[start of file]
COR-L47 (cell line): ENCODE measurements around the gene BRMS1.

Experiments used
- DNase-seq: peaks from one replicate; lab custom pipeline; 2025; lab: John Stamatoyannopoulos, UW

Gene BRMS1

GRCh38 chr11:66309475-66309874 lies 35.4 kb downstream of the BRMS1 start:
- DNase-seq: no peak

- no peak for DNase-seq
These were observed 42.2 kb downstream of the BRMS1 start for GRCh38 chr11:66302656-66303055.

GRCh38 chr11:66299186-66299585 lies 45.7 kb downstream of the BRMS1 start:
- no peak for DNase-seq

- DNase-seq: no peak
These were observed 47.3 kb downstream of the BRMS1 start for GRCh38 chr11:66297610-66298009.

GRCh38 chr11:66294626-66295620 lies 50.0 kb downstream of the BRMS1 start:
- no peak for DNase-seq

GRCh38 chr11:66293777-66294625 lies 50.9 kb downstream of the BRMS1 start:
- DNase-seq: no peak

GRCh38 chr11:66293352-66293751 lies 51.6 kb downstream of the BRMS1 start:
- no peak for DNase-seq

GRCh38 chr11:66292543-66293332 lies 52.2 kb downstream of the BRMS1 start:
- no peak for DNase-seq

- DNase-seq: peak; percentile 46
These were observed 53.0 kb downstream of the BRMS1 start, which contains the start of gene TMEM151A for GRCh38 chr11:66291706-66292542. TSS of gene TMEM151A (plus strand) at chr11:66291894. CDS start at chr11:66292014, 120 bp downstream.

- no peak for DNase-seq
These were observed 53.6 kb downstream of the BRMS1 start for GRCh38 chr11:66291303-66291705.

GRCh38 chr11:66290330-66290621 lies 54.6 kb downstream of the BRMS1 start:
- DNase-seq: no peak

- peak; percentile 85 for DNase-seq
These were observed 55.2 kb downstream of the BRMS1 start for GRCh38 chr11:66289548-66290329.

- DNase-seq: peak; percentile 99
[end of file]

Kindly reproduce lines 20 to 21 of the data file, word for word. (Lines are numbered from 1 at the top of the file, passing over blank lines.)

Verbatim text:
- no peak for DNase-seq

- DNase-seq: peak; percentile 46